Skrtel out to banish the ghosts of past City horror shows

Liverpool defender has struggled at Etihad before but is in form of his life ahead of Carling Cup semi-final, writes Ian Herbert

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The Independent Online

The Manchester City turf has been an inauspicious place for Liverpool's Martin Skrtel. He was carried from it on a stretcher, three years ago, clutching an oxygen mask as he contended with the agony of posterior cruciate ligament damage in his right knee. The damage inflicted on him by Sergio Aguero as his side fell to a 3-0 Premier League defeat on the same ground last Tuesday was briefer but no less brutal.

Still, Skrtel has good reason to breeze into the stadium tonight for a Carling Cup semi-final first leg Liverpool are desperate to win, seven years after last lifting silverware and 17 years since their last Wembley appearance in a victorious League Cup final against Bolton Wanderers. The timing of last week's dismantling by Aguero was especially unwelcome, when Jamie Carragher covets taking his central defensive jersey back. But it is four years tomorrow since Skrtel arrived at Melwood as a gauche 23-year-old promising that his English would improve, and no one around Anfield challenges the assertion that the best period of form in his career has been integral to the one part of Kenny Dalglish's Liverpool which really is working.

He didn't enjoy the best of starts, though. A mere 31 minutes of his full debut had elapsed when he played a full and active part in the brief moment of fame enjoyed by Havant & Waterlooville's Alfie Potter. If deflecting Potter's shot over Pepe Reina was not bad enough, it gave the non-league side the lead at Anfield for a second time. "Ignominy" does not begin to describe it.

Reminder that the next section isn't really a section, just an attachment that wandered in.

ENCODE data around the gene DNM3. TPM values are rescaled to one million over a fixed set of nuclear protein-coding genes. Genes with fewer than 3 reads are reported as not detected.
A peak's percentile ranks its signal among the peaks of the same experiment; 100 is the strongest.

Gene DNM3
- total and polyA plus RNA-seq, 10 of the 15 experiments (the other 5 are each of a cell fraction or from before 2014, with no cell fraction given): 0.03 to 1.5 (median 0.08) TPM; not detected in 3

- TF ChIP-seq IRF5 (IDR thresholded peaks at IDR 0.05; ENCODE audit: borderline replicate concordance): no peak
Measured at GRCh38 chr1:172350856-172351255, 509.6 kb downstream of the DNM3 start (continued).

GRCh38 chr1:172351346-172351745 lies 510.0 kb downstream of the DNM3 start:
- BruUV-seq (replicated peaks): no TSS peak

"After that game I just wanted to try and show that I was good enough to play for Liverpool," he reflects now. "I went back to my hotel and I knew it was not my best game. I knew I had to go away and work hard in training. I knew the people were talking about me. That I wasn't good enough for Liverpool and that the club had paid a lot of money for me. It was important Rafa said to me, 'don't worry about this game. Look ahead to the next game, I'll give you a chance and you have to show you are a better player'."

Skrtel's response reflected well on Benitez's decision to pay Zenit St Petersburg £6.5m – a record Liverpool outlay on a defender. One errant pass to Zlatan Ibrahimovic in the Champions League win over Internazionale at San Siro was the only glitch against grander opponents than Potter in the months to follow.

This season, his form has seemed to take him to a different level. "Yes maybe I can say this is the best period in my career," he says.

This is, in part, down to the work of first-team coach Steve Clarke. "We work a lot in training on defending with Steve and that has probably helped not only me but all the guys who play at the back," he says. "Since Kenny [Dalglish] and Steve have come in the atmosphere changed around the team. Everything is much better now. If I feel the confidence from the manager, that is important for me and maybe that is the reason."